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What a Trump Presidency Means for Municipal Bonds

PART:
1 2 3 4 5
Part 2
What a Trump Presidency Means for Municipal Bonds PART 2 OF 5

Tax Reform Is Full of Unknowns

VanEck

Looking Forward

We see three critical issues that muni bond investors may want to pay attention to in the months ahead as we transition to a Trump administration.

Lower Tax Rates on Corporations and Individuals

Much of Trump’s economic platform is concerned with corporate and individual tax reform. He has proposed lowering taxes across the board for individuals and corporations, while also lowering taxes on repatriated earnings to encourage corporations to bring money back from overseas. Perhaps most notably for high net worth individuals, it is proposed the three highest tax brackets — currently 33%, 35%, and 40%, respectively — would be collapsed to a single 33% rate.

Corporations — in particular property and casualty insurance companies — and high net worth individuals are some of the largest purchasers of municipal bonds. One of the most important contributors to muni bonds’ attractiveness to corporations and high net worth individuals is their status as tax-exempt investments. If corporate tax rates fall, this tax-exemption could become less of an attraction for this class of investor in muni bonds.

Such tax rate decreases would likely force a repricing of the municipal bond marketplace in order to keep these investments attractively valued relative to other asset classes. In other words, municipal bond yields would have to rise in order to remain competitive with ordinary taxable bonds. This is not to say that higher yields would necessarily reflect poorer creditworthiness on municipalities’ part.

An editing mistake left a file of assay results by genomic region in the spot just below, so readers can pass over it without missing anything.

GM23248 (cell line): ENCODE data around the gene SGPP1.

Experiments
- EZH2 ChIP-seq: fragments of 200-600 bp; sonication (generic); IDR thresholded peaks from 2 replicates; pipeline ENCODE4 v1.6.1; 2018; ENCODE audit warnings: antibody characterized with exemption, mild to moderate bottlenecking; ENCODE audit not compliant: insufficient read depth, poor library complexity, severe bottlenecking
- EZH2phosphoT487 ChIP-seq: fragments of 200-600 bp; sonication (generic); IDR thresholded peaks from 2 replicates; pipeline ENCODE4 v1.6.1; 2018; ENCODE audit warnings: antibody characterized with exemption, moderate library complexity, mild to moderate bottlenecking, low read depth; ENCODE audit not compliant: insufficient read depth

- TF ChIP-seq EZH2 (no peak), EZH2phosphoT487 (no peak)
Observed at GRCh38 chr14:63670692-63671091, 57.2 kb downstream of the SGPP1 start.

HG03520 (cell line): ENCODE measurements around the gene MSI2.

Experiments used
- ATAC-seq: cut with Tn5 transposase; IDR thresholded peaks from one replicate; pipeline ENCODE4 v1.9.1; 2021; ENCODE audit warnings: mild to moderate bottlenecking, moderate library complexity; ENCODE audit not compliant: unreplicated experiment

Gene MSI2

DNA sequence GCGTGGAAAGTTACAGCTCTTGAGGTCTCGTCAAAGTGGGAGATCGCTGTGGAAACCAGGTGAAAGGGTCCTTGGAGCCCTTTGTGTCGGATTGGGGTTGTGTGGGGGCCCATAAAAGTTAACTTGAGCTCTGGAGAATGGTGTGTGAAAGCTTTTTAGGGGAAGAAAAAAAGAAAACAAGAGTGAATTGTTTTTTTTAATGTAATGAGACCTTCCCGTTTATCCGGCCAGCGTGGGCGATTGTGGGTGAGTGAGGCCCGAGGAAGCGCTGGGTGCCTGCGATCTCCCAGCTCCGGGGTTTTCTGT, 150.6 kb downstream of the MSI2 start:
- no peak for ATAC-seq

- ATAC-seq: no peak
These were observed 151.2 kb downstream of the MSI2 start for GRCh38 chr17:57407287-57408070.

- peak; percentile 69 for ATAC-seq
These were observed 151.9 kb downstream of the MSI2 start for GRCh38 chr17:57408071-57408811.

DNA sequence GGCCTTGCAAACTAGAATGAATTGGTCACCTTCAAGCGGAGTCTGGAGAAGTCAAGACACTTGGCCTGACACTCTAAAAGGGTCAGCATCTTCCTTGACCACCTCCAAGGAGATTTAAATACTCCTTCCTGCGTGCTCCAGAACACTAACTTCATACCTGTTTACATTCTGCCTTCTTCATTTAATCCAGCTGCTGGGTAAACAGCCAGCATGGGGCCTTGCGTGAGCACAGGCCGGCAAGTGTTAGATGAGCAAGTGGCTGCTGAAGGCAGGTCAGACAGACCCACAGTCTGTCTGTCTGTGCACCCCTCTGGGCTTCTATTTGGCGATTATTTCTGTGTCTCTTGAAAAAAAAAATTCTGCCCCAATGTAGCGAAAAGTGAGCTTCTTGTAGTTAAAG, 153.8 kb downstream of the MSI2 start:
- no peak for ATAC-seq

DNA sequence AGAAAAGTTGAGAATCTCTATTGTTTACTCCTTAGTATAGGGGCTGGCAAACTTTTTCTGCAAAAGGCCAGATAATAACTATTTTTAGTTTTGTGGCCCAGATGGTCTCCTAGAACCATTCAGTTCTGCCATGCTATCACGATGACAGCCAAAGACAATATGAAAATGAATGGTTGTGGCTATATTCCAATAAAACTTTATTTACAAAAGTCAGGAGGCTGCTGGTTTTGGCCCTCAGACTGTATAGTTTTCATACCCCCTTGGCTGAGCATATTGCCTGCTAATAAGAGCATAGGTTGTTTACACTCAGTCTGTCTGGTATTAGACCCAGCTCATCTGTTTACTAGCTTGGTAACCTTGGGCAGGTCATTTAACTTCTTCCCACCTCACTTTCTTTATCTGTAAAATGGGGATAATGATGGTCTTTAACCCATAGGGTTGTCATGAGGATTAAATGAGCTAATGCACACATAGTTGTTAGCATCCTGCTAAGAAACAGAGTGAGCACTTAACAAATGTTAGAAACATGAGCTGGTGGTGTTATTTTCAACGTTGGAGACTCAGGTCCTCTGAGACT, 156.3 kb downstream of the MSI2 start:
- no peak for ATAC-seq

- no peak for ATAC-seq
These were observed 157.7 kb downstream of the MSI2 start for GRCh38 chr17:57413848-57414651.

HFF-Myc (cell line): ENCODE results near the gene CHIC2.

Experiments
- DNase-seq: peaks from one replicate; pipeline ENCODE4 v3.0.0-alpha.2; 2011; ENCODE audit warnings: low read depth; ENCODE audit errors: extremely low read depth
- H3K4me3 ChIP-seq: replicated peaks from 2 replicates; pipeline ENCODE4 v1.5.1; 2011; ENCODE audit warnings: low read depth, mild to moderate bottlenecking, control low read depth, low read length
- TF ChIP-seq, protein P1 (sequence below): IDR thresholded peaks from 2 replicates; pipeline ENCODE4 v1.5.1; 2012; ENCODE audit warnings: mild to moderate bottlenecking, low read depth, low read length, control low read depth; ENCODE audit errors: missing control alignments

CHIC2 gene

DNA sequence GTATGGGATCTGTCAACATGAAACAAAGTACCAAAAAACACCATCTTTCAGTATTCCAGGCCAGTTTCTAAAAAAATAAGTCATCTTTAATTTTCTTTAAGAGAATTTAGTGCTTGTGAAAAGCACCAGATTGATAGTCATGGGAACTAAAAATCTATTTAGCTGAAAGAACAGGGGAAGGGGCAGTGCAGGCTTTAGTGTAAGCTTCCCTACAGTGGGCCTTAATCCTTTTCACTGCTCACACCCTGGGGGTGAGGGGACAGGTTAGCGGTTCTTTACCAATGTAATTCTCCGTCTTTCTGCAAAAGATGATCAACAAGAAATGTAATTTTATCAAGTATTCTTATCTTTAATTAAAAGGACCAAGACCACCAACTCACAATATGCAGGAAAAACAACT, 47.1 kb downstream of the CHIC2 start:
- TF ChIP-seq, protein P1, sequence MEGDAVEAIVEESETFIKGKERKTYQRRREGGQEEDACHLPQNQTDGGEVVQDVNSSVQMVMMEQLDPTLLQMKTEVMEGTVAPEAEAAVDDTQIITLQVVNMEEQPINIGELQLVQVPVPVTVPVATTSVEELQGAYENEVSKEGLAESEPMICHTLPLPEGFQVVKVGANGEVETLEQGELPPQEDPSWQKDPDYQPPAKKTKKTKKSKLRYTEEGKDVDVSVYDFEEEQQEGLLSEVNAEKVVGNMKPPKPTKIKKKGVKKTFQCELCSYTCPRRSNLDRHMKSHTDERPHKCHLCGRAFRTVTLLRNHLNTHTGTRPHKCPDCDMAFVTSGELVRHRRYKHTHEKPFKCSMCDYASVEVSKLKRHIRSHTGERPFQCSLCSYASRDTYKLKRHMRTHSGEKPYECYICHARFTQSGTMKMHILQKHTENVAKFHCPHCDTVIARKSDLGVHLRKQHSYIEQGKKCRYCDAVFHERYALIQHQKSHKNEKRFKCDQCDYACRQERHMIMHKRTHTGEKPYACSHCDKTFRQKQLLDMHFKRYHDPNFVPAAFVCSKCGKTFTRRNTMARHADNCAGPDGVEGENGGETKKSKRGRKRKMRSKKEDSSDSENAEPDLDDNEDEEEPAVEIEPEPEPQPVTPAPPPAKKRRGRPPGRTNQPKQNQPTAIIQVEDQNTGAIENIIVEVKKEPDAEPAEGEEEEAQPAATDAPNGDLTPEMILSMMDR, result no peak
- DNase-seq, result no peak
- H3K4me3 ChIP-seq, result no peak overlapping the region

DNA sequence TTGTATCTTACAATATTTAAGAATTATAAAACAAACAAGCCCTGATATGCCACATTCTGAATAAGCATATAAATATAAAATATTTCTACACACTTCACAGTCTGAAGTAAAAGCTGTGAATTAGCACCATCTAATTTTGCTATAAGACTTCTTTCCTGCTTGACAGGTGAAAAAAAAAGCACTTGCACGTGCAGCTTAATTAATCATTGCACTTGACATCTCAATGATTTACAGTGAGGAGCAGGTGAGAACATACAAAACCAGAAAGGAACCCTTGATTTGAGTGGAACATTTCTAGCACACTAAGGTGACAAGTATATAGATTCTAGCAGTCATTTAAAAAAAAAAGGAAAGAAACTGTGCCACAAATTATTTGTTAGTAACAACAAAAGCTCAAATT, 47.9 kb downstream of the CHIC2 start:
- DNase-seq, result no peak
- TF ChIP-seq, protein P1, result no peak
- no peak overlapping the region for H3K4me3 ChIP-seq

Tax Reform Is Full of Unknowns

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Tax-free may not be free anymore

President-elect Donald Trump’s tax reforms could bring cheers from taxpayers, but the tax bracket changes may not be well received by municipal (or muni) bond investors. Interest on muni (MLN) (SHM) bonds is tax-free at federal and state levels if they’re issued by your home state.

On the other hand, interest on corporate bonds is taxed as ordinary income. So an investor losing 40.0% of his or her income in taxes will lose 40.0% of those interest payments as well. Investors looking to replicate muni bond (HYD) (SMB) (ITM) yields of 6.0% need to earn a tax equivalent yield of 8.0% on corporate bonds, if his or her federal tax bracket is 25.0%.

Appeal could be wiped out

This appeal could be wiped out after the proposed lowering of tax rates on investment interest. Trump and other Republicans have proposed lowering interest on taxable bonds such as Treasuries (TLT) and corporate bonds (BND) to 16.5%, from 43.4%. The 3.8% surtax on net investment income would be repealed under the new reforms.

Lower taxes require muni bonds to increase their yield to attract investors. That would create an additional burden for states planning to issue new muni bonds, as they will need to pay higher interest than the current one.

To understand the impact, let’s take a look at the above graph. Without the surtax, individual investors who pay the highest rate of 43.4% will have their rate reduced to 39.6%. The proposed lowering of taxable interest to 16.5% will earn more returns for prevailing taxable bonds, which means the current yield for muni bonds would be heading upward in the coming days.

According to Robert Gordon of Twenty-First Securities, “The math on munis is changing, and structurally the tax exemption will be less valuable – we just don’t know to what degree.”

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